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Remarque injected the conclusion of the novel with a bit of irony when he had Paul die on a day that was "all quiet" rather than in the midst of violent battle. It relates to the title because in times of war, "all quiet" would mean that everything is dead, the battle is over. Paul died on a day when the men were basking in the stillness of silence, maybe he was caught off guard, but Remarque make us think about the fact that a soldier is never really safe. The front line remains a front line, even when there's a break in the action.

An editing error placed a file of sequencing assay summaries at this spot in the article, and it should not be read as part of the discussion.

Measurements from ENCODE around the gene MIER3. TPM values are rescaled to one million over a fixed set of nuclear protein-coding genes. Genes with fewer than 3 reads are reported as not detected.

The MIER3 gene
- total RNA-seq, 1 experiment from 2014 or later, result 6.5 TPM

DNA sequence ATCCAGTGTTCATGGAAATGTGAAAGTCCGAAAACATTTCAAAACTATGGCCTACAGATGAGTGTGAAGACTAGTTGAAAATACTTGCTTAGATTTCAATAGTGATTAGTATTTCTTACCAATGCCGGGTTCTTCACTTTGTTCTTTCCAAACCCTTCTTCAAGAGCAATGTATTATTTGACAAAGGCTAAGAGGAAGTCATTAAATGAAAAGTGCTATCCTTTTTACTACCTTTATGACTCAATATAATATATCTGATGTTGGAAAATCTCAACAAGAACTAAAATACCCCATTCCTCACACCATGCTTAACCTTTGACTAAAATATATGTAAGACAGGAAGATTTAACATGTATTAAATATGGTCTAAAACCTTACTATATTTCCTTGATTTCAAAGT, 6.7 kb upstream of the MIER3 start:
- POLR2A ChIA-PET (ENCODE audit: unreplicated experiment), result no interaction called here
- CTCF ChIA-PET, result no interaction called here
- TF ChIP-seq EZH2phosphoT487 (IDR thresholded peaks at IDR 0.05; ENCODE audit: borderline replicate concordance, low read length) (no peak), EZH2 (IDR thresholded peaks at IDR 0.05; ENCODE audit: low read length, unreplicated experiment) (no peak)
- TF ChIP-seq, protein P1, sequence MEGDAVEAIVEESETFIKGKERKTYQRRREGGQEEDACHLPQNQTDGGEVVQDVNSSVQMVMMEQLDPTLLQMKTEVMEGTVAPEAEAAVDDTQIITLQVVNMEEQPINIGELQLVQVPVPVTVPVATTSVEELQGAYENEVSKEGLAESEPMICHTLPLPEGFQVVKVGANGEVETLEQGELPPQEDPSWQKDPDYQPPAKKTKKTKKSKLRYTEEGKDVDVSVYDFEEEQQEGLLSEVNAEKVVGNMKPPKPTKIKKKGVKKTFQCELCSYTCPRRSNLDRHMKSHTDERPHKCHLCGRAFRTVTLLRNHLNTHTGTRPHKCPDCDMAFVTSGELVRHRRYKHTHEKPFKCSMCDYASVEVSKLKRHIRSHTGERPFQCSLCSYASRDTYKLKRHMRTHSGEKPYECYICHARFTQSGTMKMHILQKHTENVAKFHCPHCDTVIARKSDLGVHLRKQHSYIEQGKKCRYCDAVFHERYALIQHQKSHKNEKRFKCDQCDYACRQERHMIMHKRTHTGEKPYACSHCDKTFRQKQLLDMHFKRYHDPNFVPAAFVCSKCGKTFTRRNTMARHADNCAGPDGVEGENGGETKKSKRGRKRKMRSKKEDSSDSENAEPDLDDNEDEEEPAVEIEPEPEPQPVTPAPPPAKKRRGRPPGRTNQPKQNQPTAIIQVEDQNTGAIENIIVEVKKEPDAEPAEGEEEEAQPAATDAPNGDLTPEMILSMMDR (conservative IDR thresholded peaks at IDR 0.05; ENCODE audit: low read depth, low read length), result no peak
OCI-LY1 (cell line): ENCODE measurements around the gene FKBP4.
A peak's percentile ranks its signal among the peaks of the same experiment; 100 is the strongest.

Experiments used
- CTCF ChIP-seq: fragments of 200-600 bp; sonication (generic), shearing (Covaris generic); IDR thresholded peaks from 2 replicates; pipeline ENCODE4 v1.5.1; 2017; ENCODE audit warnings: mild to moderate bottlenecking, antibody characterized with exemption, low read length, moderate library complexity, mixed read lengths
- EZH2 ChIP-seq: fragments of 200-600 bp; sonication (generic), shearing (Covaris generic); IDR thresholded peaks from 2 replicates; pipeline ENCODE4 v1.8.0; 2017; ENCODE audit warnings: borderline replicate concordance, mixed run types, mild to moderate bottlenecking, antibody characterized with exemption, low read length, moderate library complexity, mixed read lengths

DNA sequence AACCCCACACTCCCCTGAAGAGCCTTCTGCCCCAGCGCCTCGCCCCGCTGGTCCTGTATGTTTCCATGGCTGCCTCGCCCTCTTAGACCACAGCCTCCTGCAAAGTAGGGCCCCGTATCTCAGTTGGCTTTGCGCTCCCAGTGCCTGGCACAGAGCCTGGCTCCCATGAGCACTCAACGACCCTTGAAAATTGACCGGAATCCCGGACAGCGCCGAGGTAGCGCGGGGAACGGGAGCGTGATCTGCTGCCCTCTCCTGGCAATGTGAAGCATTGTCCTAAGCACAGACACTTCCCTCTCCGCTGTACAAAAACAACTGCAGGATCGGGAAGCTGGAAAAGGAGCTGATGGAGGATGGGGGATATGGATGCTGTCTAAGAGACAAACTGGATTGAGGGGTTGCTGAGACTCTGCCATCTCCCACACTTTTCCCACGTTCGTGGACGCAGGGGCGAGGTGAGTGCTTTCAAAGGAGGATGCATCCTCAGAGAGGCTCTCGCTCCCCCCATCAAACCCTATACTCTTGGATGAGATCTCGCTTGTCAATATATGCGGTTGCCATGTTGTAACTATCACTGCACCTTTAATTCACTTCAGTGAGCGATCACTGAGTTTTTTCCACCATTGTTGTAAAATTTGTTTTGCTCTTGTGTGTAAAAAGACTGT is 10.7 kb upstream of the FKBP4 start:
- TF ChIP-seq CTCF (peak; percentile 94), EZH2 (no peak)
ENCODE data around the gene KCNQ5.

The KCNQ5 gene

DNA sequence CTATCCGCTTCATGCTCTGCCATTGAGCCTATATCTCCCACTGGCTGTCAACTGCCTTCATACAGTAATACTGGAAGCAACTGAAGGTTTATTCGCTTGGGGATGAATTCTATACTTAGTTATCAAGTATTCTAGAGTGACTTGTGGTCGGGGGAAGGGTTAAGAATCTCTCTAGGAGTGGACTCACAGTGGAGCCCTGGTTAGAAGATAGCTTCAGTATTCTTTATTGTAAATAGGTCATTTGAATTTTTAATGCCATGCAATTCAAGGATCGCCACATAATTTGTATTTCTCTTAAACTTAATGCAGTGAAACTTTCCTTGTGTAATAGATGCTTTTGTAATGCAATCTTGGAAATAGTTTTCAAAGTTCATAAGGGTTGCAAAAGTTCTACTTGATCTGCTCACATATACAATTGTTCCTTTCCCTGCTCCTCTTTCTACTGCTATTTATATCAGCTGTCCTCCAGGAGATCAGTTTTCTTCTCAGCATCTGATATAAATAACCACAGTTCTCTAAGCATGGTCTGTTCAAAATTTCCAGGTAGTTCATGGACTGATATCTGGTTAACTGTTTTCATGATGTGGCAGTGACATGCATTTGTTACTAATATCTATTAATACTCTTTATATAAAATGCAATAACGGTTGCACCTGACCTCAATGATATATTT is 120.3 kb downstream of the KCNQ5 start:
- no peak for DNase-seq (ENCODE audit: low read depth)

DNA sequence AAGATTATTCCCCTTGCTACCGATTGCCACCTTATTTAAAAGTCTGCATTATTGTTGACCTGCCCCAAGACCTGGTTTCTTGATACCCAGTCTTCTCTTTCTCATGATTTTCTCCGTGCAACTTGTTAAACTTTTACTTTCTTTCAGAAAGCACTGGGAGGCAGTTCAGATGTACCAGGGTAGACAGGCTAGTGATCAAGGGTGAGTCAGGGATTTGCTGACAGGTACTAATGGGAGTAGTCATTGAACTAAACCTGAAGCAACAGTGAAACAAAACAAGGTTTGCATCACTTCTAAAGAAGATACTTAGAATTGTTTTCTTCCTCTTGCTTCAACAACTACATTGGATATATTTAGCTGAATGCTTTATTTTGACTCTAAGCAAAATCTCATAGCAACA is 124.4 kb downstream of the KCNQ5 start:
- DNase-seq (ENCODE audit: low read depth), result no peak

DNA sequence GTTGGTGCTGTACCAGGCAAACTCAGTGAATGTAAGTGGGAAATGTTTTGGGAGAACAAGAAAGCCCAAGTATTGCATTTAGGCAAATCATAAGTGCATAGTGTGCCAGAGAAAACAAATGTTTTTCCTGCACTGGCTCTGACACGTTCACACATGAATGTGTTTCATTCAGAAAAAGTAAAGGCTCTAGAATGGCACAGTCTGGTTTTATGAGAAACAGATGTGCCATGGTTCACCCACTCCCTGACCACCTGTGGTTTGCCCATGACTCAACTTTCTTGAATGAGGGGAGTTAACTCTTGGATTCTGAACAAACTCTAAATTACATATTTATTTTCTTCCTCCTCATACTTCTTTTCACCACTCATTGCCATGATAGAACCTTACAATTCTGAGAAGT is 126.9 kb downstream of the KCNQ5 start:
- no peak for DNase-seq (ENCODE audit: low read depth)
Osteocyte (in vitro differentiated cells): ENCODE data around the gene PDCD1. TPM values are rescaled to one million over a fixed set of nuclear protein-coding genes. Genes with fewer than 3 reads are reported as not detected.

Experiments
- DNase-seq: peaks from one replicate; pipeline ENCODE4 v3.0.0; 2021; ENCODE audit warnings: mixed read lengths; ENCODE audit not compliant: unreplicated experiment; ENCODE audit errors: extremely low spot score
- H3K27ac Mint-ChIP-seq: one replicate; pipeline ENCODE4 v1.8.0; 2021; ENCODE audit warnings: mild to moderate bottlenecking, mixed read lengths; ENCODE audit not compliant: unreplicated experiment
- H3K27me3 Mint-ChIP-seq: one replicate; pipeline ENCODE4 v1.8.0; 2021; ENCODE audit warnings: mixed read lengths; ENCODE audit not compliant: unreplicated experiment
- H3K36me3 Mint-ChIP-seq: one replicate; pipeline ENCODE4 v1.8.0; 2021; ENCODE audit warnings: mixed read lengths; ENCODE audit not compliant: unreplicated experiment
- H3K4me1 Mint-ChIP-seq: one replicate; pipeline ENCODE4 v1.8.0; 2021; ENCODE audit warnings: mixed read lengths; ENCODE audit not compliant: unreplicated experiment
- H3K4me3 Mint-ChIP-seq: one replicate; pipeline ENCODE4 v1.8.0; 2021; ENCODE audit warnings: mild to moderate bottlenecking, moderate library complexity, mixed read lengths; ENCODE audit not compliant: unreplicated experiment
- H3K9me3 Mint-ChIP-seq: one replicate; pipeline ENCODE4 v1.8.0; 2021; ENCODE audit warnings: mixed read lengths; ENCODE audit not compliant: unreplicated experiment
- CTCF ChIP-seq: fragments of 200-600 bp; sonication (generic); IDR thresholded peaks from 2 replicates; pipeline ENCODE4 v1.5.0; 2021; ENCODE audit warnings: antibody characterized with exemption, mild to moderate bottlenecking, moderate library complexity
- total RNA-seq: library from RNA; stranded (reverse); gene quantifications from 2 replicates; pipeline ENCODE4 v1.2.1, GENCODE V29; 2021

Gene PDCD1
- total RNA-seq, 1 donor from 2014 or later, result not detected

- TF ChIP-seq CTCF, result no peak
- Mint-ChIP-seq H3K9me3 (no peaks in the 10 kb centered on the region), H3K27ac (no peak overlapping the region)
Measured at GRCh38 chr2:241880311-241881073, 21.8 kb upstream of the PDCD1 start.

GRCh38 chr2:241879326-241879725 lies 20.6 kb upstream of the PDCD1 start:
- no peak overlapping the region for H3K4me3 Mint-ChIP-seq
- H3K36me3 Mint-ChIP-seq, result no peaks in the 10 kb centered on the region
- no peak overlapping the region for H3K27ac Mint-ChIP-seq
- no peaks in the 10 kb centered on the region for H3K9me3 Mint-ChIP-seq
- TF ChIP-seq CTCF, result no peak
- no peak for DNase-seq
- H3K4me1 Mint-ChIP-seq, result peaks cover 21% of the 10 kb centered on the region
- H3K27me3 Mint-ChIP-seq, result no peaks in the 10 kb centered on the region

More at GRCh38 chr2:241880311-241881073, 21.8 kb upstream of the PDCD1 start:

Remarque's decision to kill off Paul was based upon his desire to make a political statement through the death of his protagonist. Paul's death, because it came at a time of silence becomes even more senseless than had he been killed in the frenzy of battle. The author is making a statement here, a statement which condemns nationalism and the violence perpetrated in its name.
From Chapter 12 of the novel; Paul says, "It is autumn. There are not many of the old hands left. I am the last of the seven fellows from our class."
In Chapter 12, Paul is the only soldier to die (at least that we're apprise of). Thus, we see six of Paul's class survive him.